I am currently on a leave of absence from my teaching job so that I can serve for three years as the president of the Delaware State Education Association. However, I am also a 6th grade science teacher. Every year for the past 22 of my 39 years, one of my building administrators would come into my classroom for an entire science class and observe me doing what I do best–teaching science. Building administrators have been observing teachers for decades in order to get a sense of a teacher’s instructional prowess and competence. Additionally, classroom observation has been used to gauge the effectiveness of district-developed professional development, as well as to identify teacher compliance with administrative directives.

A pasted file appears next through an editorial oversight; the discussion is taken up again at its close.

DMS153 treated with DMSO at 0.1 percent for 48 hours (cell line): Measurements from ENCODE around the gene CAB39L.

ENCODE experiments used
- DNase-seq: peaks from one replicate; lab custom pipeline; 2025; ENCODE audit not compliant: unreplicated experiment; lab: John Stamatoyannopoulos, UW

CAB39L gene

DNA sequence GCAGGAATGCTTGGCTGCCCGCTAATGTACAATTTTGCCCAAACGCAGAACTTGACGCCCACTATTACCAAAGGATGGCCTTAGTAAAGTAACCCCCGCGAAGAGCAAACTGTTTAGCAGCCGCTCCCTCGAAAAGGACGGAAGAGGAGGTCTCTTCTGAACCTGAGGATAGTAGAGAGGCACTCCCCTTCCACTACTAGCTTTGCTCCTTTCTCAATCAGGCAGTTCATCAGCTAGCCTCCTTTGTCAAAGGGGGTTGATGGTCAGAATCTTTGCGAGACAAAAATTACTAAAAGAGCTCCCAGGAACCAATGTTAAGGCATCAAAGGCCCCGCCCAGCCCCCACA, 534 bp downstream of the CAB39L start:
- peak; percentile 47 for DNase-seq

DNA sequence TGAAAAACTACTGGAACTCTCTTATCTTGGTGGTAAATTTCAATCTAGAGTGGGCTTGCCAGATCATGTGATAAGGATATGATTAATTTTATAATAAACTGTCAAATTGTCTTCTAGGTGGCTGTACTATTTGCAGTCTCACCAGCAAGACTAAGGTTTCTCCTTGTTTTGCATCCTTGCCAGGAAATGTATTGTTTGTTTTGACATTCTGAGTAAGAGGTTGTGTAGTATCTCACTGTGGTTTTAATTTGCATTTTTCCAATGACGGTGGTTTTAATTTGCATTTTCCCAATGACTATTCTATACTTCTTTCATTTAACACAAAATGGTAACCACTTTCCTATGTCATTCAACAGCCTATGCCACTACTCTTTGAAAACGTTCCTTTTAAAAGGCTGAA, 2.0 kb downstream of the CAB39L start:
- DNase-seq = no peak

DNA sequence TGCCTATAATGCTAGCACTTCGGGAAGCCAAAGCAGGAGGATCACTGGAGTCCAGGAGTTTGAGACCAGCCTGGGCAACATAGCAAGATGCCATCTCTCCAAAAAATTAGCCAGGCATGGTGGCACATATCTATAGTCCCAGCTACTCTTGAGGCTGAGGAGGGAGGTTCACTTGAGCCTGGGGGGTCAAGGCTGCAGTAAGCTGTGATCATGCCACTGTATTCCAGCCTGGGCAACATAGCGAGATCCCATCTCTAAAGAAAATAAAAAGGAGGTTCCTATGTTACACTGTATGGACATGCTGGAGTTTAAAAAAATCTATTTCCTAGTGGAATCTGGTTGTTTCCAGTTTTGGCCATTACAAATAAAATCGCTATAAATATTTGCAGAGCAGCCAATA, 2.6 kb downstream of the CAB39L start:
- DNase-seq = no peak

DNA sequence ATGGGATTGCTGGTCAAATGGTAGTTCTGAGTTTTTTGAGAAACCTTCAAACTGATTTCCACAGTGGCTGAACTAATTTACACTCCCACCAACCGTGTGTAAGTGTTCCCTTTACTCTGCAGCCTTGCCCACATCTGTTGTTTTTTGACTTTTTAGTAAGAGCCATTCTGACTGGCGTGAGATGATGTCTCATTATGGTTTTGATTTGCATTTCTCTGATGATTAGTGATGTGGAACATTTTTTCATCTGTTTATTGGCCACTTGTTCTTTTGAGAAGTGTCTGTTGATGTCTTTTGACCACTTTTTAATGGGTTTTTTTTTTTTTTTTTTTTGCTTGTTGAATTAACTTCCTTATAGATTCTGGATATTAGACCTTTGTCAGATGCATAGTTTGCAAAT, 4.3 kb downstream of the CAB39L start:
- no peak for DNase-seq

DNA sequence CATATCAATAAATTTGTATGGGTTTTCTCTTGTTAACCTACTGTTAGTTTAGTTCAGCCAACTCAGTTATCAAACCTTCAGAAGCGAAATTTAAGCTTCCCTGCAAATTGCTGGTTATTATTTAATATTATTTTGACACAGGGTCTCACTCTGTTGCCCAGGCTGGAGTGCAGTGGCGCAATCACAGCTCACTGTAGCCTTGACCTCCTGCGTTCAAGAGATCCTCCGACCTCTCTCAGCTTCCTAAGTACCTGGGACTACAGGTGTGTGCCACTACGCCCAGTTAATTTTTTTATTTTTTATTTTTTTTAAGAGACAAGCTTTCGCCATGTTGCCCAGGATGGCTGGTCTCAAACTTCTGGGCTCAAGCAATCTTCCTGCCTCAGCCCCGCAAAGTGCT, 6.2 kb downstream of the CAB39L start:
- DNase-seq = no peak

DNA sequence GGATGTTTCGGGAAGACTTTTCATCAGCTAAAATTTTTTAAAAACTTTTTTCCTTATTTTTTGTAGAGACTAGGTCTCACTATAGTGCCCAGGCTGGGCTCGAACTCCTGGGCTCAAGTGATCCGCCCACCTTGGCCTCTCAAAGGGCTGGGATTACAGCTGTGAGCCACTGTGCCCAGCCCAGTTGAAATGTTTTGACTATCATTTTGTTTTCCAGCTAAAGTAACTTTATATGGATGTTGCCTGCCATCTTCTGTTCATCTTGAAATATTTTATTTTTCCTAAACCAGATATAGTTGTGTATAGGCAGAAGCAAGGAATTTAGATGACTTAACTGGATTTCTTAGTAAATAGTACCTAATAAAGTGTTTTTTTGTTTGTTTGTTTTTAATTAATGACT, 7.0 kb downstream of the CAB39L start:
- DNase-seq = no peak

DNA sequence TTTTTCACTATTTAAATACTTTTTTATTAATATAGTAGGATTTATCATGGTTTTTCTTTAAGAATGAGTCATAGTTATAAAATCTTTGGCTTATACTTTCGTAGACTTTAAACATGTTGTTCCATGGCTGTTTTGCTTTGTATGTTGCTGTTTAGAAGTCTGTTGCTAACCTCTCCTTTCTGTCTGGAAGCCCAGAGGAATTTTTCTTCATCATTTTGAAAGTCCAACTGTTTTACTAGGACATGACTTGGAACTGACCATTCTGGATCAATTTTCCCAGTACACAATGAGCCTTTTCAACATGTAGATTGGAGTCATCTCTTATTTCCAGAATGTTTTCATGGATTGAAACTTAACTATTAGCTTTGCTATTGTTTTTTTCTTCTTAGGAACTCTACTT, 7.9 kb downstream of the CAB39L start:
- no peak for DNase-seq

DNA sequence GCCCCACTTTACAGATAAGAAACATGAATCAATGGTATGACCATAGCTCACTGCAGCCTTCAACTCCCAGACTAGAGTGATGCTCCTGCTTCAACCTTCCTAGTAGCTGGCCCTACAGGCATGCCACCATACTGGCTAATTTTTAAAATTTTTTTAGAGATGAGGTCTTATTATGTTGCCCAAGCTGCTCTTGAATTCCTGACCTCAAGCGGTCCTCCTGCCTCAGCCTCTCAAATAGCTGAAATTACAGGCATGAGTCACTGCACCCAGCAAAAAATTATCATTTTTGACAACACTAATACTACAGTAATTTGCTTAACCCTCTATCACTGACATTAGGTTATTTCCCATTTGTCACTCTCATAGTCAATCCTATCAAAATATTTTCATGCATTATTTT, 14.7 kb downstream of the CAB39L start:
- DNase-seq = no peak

In the past, I have been consistently judged a competent, effective teacher and have always been able to meet or exceed each of the many criteria in the state teacher evaluation system. But, this year, there will be a new twist to teacher evaluation throughout Delaware. If I were still in the classroom, a significant portion of my evaluation as a science teacher would be based on two pieces of rather unscientific data: 30% of my rating in Component 5: Student Improvement, would be based on a composite of school-wide scores for math and reading tests taken by all 900 students in my home school; the other 70% would be based on the math or reading scores of a cohort of my science students. I am quite uncertain about how this would turn out. For the first time in my career, I truly fear that I could be judged “Ineffective” or even labeled as “Needs Improvement” based on those damning test results.